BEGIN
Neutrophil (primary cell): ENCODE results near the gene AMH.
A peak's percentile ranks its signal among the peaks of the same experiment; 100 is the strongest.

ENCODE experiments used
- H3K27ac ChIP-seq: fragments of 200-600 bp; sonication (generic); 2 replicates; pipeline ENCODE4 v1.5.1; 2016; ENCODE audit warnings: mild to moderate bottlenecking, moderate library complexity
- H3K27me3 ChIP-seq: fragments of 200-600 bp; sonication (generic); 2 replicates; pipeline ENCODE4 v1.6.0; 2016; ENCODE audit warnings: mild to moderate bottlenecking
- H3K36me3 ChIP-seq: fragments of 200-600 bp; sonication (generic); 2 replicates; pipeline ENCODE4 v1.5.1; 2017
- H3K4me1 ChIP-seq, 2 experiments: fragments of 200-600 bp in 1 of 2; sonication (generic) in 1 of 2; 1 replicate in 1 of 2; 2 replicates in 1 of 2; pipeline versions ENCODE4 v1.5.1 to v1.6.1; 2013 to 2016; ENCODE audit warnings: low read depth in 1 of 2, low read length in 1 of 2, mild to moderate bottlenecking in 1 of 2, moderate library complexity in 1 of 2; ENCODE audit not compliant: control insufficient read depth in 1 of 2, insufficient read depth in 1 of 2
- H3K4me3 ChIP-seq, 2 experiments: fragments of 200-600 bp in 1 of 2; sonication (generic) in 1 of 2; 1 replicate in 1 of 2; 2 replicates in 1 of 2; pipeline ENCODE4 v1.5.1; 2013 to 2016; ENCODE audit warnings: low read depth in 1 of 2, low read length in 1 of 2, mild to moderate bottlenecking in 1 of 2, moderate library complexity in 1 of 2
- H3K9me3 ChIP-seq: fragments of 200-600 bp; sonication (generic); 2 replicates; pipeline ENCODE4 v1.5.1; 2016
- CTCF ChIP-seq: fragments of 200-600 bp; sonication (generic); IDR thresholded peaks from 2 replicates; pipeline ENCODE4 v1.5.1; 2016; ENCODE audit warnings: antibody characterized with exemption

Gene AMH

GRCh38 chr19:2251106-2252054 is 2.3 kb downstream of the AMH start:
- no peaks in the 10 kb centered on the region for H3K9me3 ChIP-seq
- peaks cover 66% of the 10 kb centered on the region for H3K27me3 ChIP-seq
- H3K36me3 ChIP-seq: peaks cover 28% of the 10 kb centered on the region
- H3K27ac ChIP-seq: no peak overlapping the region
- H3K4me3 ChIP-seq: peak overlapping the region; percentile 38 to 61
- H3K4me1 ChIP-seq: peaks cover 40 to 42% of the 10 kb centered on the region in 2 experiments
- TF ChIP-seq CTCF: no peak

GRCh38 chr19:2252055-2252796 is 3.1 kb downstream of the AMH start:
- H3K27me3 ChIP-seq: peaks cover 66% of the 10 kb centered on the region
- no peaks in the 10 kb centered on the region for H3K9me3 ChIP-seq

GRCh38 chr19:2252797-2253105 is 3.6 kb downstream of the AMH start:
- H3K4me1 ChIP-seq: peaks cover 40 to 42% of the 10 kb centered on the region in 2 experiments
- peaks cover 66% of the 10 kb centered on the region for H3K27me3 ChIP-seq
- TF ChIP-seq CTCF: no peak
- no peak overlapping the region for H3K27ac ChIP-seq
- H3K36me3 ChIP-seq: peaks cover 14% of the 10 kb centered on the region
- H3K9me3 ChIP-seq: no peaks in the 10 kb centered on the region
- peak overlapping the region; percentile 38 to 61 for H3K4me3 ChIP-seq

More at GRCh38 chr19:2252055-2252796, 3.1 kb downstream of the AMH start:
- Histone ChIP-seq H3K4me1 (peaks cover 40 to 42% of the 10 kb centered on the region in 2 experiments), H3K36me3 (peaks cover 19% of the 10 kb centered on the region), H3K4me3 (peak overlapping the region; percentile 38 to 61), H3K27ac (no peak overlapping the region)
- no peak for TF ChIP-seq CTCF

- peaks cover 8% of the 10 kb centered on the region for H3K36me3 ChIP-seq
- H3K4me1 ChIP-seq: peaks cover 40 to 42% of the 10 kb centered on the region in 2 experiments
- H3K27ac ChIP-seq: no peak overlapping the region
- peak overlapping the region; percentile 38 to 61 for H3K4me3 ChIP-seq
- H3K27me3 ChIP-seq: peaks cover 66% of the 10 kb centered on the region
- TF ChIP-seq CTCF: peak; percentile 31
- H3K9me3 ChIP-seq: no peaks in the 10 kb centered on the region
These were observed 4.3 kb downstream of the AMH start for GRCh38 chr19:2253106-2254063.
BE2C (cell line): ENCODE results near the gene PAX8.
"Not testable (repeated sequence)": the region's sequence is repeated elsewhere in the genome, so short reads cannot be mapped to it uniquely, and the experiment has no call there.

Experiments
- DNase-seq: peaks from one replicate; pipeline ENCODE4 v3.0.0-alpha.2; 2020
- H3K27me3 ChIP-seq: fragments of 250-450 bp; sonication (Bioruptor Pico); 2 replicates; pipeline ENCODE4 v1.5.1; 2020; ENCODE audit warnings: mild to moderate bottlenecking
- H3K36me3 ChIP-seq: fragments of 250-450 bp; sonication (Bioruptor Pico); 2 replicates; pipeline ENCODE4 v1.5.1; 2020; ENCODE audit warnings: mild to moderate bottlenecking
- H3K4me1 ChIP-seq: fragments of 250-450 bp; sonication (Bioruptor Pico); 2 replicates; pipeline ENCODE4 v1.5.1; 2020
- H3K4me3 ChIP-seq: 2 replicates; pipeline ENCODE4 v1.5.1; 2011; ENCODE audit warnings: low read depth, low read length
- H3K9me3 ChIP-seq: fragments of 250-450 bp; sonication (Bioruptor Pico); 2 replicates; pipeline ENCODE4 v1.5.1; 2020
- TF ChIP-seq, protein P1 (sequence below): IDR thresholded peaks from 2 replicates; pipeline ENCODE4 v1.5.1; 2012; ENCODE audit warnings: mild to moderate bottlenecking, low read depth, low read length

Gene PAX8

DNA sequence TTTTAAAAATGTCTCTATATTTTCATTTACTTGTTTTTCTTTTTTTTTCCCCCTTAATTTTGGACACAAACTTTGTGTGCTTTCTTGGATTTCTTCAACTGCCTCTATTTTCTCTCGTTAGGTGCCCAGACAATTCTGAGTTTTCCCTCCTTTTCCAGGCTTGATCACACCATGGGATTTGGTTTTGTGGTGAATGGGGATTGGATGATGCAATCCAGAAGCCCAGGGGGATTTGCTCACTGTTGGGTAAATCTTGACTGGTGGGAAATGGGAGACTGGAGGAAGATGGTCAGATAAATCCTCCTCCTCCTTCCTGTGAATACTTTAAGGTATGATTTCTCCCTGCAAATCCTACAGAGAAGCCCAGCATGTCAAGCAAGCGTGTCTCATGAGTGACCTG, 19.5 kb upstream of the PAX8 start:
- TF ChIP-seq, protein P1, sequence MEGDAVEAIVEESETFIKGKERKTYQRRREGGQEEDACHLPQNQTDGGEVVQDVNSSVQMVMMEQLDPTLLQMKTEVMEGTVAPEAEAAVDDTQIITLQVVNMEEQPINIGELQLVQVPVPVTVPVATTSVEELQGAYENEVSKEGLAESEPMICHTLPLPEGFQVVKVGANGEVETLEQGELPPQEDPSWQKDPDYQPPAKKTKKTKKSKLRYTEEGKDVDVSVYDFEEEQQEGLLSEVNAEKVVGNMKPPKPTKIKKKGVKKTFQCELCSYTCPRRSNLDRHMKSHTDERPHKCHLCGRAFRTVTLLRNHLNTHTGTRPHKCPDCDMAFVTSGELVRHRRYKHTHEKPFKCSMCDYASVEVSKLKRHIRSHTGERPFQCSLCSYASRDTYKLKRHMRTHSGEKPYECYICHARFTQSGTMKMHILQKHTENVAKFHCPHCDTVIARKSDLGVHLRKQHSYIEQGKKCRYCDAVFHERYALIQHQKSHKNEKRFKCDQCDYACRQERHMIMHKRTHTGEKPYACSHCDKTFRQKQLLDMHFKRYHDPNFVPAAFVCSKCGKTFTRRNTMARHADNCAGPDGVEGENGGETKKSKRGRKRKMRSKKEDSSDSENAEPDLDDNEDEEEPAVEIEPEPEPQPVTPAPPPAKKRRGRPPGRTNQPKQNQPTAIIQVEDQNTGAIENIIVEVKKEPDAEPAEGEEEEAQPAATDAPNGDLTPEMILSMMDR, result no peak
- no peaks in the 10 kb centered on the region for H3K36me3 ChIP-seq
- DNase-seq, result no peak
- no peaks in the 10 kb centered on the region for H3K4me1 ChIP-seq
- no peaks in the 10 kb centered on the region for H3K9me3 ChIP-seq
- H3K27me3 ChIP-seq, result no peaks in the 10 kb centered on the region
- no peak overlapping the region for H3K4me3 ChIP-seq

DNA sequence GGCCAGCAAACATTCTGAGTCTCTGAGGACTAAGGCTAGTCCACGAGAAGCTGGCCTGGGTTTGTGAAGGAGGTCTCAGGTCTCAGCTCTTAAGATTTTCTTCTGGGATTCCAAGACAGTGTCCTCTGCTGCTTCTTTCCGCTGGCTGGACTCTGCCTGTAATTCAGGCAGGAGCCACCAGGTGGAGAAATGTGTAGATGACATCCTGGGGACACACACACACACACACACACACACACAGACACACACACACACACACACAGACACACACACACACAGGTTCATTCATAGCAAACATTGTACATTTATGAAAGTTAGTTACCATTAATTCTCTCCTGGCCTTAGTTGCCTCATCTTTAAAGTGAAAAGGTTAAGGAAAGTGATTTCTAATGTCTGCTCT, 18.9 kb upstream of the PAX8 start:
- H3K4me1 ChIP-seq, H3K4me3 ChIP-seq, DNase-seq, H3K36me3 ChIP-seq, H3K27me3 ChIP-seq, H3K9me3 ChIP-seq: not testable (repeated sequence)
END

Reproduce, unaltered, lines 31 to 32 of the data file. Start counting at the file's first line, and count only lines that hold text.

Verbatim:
More at GRCh38 chr19:2252055-2252796, 3.1 kb downstream of the AMH start:
- Histone ChIP-seq H3K4me1 (peaks cover 40 to 42% of the 10 kb centered on the region in 2 experiments), H3K36me3 (peaks cover 19% of the 10 kb centered on the region), H3K4me3 (peak overlapping the region; percentile 38 to 61), H3K27ac (no peak overlapping the region)